by Alan Moore on 2nd December 2017
This week I talked to a friend who is working in China. Having just come back from a three day learning journey he shared his insight “Astoundingly, beautiful craftsmanship is recognised and supported by the government at a very high level”. In fact, the government is seriously supporting this the idea – the latest PRC (People’s Republic of China) congress has emphasised quality production over quantity in every possible category.
Not only has China been investing in everything to do with trade and communications infrastructure from Africa to Greece, through its Belt and Road Initiative, it has now started to look at the quality of its manufacturing from high street fashion to white goods and far beyond. Cars, AI, robotics are included in the list.
With the world in evolution, Brexit presents both a problem and a challenge.
The need, I believe, is to design, and build businesses that are beautiful in the quality of the products and services they deliver. Scale is not the only issue. Peter Childs, Head of The Dyson School of Design Engineering at Imperial College London is of the view that we need to educate engineers, makers, designers to become beautiful in their thinking. To conceive ways of making that can enhance our humanity, a meme that caught the imagination at a conference recently in Russia.
How does beauty as a philosophy and practice help us craft better products and services? Here are two examples:
Accountancy can be as ugly as nits, it can be hit and miss for SME’s. Xero, based in New Zealand, is a global small business accounting platform now valued at £1.2bn. With over 1 million customers in 180 countries. CEO Rod Drury’s philosophy revolves around beautifully written software that has a simple business model, is designed to be easy to use and utilises automation to the benefit of its growing number of users. Rod talks about being purpose driven as a company and how design plays a crucial role in creating experiences that translate into better business performance. You don’t often hear the words ‘joyful’, and ‘delight’, in the context of the practice of accountancy.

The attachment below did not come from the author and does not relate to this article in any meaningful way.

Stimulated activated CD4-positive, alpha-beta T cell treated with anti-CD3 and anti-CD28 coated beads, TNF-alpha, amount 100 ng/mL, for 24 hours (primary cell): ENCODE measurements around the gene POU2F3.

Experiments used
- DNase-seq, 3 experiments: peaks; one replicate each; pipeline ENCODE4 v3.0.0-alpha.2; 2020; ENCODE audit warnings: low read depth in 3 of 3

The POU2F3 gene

Interface is a carpet tile manufacturer and listed company, pioneering an approach to become carbon neutral by 2020. I asked Geanne van Arkel, Head of Sustainable Development EMEA, if it is possible for a company to be ethical, environmentally friendly and profitable as some see these as being incompatible. “We have no choice”, says Geanne, “we have changed our goals to become a company that is restorative”. Interface now has a prototype that deliver -2kgs of carbon for every meter of carpet tile it manufactures.
In a recent Deloitte study 74% of CFO’s now recognize the connection between sustainable business practice and financial performance. Innovation in complete supply chain and enterprise design can offer better performing products at a lower cost in raw materials, manufacture and waste. The office furniture manufacturer Flute could save the NHS £350m simply by recycling its waste into desks and office storage equipment. With the 4m tonnes of waste cardboard in the UK alone that is currently burned, landfilled or exported Flute could make 200m items of furniture worth £20bn and reduce the world’s timber consumption by 4%. How clever to move a cost on the P&L to a more smile inducing column on the spreadsheet?
Design plays a crucial role in both these businesses understanding that designing for the best possible human experience at the beginning makes financial sense in the long run. Quality and consistency of experience also count. Xero have just launched its HQ Open Practice Platform offering tools that can be utilised and shared by the Xero community. This is as Rod describes, a beautiful way of doing business, and a ‘killer business strategy’.
81% senior executives, in a recent Accenture study, place the personalized customer experience in the top three priorities of their organization. And Fortune 100 companies are elevating ‘design’ as a key priority at and executive level.
Interface and Xero talked about purpose being an essential component inside their organisations. Purpose translates into meaningful work; people make better decisions, prepared to work towards goals hard to reach. This translates into more consistent financial performance. The Harvard Business Review supports this view from the frontline where Rosabeth Moss Kanter shares ‘How Great Companies Think Differently’.
Beauty helps us see past the superficial and delve into the foundation of how things work. ‘Beauty’ as a lens, ‘design’ as a tool, ‘purpose’ the call to create things that matter, that are beautiful in their vision, execution and experience, are the only way we create a more enduring better future. I think we’ve all had enough of ugly.
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